Kenneth Jerome Schmidt was born March 27th, 1940, in Morton County, North Dakota, and passed away in Bellevue, Washington on June 21st, 2023. The youngest of 15, he was preceded in death by his parents Thomas and Marianna, and siblings John [who passed away in 1919, shortly after birth], Philip, Tony, Ida, Julia, Agnes, Bertha, Ted, Ralph, Eva, Arnold, and Bob. Ken is survived by his wife Mary, brothers Adam [Elva] and Tom [Pat], former wife Carol, his three kids, Joe [Jane], Beth [Cameron], and Paul [Holly], Mary's kids Dana, Tyrie, Blaiz [Amy], and Sommer [Joe], and a large extended family. He was affectionately known in his later years as Pop, or Pops.
Ken's family moved out west to Seattle from North Dakota in 1942, settling in Rainier Valley. One particularly vivid memory he shared with us around the dinner table, from his early youth in the immediate post-WW2 era, was feasting on fat trout his elder brothers pulled from nearby Lake Washington. He graduated from St Edward's elementary school in 1954, and from O'Dea HS in the spring of 1958. At the end of that summer, he and his buddies Al Chapman and Rich Fenkner enlisted in the Army. Basic Training was at Fort Ord in Monterey. He served his hitch in Fontainebleau, France, a period of his life he always recalled with fond affection. Upon returning home from overseas, Ken was hired by VWR Scientific, where he met and fell in love with Carol Rossmann. The young couple married in 1963, and settled in West Seattle, at a house near Schmitz Park, where they raised their family. Ken and Carol separated in 1986. Ken's second great love was Mary Grubic - they were wed in 1998, and stayed together until his last breath. Their home in Bellevue was the scene of many large and festive family gatherings, always centered around a delicious meal.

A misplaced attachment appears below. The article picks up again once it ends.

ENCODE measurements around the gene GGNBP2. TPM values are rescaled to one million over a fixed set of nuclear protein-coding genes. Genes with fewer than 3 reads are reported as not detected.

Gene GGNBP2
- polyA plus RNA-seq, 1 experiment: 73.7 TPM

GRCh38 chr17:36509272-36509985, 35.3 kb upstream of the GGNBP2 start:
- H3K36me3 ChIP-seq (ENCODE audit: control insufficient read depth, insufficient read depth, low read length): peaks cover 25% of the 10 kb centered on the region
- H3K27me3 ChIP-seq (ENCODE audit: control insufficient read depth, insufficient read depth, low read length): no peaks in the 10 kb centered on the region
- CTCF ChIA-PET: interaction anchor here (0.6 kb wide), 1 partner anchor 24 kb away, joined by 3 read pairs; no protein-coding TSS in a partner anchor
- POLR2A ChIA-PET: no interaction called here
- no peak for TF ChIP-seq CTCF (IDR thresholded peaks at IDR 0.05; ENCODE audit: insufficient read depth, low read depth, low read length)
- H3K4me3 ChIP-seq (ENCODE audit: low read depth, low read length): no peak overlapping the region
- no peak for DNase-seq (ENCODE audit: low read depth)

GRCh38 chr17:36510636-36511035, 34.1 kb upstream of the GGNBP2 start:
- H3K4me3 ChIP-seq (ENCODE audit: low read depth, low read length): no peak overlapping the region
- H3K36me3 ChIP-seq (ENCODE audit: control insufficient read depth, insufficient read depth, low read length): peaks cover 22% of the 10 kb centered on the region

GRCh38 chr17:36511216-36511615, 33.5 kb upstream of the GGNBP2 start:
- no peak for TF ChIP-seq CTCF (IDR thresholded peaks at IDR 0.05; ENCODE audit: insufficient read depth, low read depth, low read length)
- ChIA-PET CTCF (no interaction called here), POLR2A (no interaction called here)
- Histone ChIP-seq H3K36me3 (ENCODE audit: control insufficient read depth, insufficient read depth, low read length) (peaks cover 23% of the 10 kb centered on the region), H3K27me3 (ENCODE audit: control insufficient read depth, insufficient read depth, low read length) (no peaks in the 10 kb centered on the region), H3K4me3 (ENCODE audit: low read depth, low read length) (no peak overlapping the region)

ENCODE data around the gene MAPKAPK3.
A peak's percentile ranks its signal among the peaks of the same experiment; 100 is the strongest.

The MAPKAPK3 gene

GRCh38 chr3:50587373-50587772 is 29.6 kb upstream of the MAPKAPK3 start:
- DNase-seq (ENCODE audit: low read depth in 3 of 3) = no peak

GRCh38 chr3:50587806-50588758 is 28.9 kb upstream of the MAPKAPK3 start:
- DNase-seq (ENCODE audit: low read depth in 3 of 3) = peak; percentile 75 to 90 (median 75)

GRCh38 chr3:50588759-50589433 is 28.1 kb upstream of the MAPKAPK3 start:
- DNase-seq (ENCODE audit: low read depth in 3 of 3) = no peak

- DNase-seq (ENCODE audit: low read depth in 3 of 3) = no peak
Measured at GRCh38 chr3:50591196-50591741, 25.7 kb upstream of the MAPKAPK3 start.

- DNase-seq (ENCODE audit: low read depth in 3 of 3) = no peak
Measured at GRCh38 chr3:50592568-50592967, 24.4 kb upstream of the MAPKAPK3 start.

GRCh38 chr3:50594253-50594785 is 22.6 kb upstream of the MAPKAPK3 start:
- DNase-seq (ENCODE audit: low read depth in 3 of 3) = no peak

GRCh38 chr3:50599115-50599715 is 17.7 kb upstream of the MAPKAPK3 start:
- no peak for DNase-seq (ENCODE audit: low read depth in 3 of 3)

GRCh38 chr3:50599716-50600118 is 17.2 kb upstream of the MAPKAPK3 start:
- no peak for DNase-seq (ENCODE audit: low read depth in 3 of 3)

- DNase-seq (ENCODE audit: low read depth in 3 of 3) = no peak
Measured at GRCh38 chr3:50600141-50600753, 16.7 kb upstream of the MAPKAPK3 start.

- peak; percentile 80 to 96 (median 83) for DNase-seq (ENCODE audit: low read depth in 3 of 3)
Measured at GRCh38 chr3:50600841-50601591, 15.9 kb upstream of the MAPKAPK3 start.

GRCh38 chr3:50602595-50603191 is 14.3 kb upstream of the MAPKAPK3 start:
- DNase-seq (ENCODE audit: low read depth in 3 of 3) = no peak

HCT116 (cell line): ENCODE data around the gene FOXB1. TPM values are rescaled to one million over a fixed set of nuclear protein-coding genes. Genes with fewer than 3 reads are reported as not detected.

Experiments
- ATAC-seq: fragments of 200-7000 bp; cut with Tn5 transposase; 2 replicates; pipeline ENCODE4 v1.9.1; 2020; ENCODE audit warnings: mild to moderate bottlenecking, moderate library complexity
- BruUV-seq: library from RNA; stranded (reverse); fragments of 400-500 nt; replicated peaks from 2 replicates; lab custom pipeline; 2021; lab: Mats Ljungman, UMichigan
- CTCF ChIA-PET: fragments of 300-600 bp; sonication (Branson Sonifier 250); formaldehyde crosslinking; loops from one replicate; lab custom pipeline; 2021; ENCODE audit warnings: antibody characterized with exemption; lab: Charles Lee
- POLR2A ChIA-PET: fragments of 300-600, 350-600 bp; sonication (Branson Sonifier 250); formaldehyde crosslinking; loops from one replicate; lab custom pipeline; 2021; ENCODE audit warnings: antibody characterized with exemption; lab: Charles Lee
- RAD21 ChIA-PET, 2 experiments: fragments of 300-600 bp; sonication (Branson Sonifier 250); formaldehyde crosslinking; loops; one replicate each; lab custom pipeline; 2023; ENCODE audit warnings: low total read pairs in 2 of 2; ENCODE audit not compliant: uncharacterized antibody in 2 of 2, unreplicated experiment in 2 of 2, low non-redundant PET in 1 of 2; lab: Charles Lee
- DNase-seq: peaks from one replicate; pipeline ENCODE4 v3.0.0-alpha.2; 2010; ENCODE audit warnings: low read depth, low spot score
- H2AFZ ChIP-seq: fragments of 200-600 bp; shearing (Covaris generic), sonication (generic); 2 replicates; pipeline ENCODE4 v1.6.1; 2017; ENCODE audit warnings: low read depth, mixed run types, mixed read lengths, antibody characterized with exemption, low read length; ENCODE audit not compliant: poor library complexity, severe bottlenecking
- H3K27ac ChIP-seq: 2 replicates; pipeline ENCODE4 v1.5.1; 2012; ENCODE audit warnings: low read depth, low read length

Ken lived a long, full, life as a son, brother, uncle, father, and grandfather. He was a big football fan, liked salmon fishing and playing card games, loved to travel, and really enjoyed running [until his knees gave out]. Pop always took great pleasure in making a tasty pasta sauce or soup for us all to come together over. He faced death the same way he faced the entirety of his life: head on, ready for the challenge, no BS allowed. His memory is cherished, and he will be deeply missed by those who loved him.